The combination of economic and political power in the same hands is a sure recipe for tyranny.
Milton Friedman (Free to Choose: A Personal Statement)
Our minds tell us, and history confirms, that the great threat to freedom is the concentration of power. Government is necessary to preserve our freedom, it is an instrument through which we can exercise our freedom; yet by concentrating power in political hands, it is also a threat to freedom. Even though the men who wield this power initially be of good will and even though they be not corrupted by the power they exercise, the power will both attract and form men of a different stamp.
Milton Friedman
When unions get higher wages for their members by restricting entry into an occupation, those higher wages are at the expense of other workers who find their opportunities reduced. When government pays its employees higher wages, those higher wages are at the expense of the taxpayer. But when workers get higher wages and better working conditions through the free market, when they get raises by firm competing with one another for the best workers, by workers competing with one another for the best jobs, those higher wages are at nobody's expense. They can only come from higher productivity, greater capital investment, more widely diffused skills. The whole pie is bigger - there's more for the worker, but there's also more for the employer, the investor, the consumer, and even the tax collector. That's the way the free market system distributes the fruits of economic progress among all people. That's the secret of the enormous improvements in the conditions of the working person over the past two centuries.
Milton Friedman (Free to Choose: A Personal Statement)
Anybody who was easily converted was not worth converting.
Milton Friedman
This plea comes from the bottom of my heart. Every friend of freedom, and I know you are one, must be as revolted as I am by the prospect of turning the United States into an armed camp, by the vision of jails filled with casual drug users and of an army of enforcers empowered to invade the liberty of citizens on slight evidence. A country in which shooting down unidentified planes "on suspicion" can be seriously considered as a drug-war tactic is not the kind of United States that either you or I want to hand on to future generations.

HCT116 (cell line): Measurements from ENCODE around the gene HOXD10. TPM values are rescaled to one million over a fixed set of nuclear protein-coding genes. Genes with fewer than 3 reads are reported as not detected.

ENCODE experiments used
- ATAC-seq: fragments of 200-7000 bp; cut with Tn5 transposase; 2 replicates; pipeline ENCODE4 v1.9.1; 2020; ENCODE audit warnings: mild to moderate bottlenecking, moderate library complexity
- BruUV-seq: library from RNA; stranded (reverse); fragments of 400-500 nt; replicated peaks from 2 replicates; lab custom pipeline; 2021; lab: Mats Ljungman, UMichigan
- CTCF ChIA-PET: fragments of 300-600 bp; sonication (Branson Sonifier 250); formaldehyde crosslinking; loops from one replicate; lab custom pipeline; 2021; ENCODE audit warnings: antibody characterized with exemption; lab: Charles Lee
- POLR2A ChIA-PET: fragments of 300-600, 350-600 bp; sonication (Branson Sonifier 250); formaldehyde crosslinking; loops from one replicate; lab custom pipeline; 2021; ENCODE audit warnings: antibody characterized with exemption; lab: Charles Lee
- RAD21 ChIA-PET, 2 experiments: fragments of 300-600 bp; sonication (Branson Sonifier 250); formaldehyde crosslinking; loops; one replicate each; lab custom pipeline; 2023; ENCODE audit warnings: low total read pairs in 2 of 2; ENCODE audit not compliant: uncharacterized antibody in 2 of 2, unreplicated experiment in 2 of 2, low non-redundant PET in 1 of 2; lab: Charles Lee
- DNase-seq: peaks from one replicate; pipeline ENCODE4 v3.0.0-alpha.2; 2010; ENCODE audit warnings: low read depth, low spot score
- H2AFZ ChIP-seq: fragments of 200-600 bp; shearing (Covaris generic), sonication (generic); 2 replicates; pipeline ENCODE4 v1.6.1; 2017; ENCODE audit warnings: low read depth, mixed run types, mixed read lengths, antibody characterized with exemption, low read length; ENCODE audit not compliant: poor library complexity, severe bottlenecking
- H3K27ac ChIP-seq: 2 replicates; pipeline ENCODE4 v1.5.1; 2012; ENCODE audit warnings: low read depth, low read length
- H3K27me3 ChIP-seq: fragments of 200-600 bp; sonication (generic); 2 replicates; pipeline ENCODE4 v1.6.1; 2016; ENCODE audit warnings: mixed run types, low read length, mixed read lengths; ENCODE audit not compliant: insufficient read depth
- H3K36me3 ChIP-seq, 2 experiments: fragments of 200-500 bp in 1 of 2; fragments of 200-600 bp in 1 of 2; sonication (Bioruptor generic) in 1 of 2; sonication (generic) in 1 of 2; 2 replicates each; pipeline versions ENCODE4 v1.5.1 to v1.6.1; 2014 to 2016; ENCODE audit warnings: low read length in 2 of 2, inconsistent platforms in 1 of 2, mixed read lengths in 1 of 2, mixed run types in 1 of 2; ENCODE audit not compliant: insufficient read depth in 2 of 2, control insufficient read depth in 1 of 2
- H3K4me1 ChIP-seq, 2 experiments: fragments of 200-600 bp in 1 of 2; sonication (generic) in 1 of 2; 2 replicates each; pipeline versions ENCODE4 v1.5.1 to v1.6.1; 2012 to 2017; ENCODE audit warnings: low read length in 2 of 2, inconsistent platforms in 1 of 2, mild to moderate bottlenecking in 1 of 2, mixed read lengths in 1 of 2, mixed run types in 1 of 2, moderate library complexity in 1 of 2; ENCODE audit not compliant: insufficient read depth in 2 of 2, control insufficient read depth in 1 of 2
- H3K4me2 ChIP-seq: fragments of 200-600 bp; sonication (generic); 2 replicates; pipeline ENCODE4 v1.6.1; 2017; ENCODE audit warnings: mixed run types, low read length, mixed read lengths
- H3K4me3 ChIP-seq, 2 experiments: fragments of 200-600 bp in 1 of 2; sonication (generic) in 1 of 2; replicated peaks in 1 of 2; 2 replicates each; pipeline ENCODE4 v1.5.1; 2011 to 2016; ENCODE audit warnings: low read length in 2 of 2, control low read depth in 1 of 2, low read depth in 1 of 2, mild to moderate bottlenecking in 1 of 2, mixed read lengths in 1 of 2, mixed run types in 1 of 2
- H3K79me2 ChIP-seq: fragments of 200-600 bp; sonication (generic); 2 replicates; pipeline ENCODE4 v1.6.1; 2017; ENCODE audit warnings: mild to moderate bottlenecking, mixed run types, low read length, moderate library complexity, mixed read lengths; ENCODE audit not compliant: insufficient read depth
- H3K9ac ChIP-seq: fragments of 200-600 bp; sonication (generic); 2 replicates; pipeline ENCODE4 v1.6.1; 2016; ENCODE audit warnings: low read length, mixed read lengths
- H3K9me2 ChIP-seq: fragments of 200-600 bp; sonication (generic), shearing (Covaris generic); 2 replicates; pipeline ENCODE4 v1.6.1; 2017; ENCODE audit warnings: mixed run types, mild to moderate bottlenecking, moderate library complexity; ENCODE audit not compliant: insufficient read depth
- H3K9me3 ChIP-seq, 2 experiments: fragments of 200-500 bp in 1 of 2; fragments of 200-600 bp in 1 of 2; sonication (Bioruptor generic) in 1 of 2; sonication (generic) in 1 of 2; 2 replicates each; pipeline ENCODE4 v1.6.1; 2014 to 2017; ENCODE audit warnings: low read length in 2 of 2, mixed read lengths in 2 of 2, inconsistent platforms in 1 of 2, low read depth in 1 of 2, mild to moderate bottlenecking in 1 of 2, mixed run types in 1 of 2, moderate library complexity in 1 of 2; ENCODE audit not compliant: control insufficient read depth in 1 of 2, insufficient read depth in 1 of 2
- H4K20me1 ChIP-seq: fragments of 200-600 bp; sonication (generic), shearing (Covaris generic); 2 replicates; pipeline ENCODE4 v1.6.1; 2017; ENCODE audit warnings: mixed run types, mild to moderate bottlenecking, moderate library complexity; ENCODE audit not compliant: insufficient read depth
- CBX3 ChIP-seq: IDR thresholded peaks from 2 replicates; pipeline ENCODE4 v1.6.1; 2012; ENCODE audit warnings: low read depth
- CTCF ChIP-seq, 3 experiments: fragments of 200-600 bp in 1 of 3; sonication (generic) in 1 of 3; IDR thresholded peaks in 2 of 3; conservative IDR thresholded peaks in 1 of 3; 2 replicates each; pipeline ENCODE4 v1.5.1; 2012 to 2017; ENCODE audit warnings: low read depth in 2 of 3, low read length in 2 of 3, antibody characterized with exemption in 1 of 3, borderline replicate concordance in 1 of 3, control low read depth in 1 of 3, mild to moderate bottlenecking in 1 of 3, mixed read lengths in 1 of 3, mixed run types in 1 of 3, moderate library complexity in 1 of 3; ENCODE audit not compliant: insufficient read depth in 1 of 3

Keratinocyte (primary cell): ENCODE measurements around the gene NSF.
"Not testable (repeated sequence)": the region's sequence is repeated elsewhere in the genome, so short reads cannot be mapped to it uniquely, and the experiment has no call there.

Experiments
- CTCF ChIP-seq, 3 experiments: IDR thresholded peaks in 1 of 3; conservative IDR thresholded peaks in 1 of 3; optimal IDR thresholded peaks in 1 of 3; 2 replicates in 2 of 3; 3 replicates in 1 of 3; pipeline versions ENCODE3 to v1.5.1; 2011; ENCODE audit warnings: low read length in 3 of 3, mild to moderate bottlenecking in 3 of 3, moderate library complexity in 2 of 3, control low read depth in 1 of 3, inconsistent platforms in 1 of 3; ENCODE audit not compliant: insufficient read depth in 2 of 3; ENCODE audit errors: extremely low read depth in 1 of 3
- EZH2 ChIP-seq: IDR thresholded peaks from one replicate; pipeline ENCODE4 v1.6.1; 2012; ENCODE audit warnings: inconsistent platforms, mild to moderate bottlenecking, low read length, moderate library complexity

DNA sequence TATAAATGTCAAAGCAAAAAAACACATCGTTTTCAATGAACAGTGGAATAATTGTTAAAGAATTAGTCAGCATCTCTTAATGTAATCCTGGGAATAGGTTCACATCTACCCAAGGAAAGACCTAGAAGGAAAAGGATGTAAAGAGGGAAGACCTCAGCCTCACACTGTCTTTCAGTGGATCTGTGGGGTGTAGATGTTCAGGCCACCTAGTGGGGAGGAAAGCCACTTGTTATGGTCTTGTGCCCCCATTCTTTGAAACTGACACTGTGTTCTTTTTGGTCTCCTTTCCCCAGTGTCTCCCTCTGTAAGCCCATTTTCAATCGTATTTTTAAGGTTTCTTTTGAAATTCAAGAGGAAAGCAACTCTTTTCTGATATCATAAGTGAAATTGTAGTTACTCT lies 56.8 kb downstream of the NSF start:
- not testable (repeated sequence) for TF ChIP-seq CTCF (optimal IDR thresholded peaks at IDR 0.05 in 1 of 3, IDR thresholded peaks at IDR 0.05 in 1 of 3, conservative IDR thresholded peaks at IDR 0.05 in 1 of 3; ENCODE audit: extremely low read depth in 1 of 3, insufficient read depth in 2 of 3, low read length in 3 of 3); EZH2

Milton Friedman
For example, the supporters of tariffs treat it as self-evident that the creation of jobs is a desirable end, in and of itself, regardless of what the persons employed do. That is clearly wrong. If all we want are jobs, we can create any number--for example, have people dig holes and then fill them up again, or perform other useless tasks. Work is sometimes its own reward. Mostly, however, it is the price we pay to get the things we want. Our real objective is not just jobs but productive jobs--jobs that will mean more goods and services to consume.
Milton Friedman (Free to Choose: A Personal Statement)
There is no place for government to prohibit consumers from buying products the effect of which will be to harm themselves
Milton Friedman (Free to Choose: A Personal Statement)
.'Deserves' is an impossible thing to decide. No one deserves anything. Thank God we don't get what we deserve.
Milton Friedman
A society that puts equality — in the sense of equality of outcome — ahead of freedom will end up with neither equality nor freedom. The use of force to achieve equality will destroy freedom, and the force, introduced for good purposes, will end up in the hands of people who use it to promote their own interests.
Milton Friedman
Is it really true that political self-interest is nobler somehow than economic self-interest? . . . And just tell me where in the world you find these angels who are going to organize society for us.
Milton Friedman
The unions might be good for the people who are in the unions but it doesn't do a thing for the people who are unemployed. Because the union keeps down the number of jobs, it doesn't do a thing for them.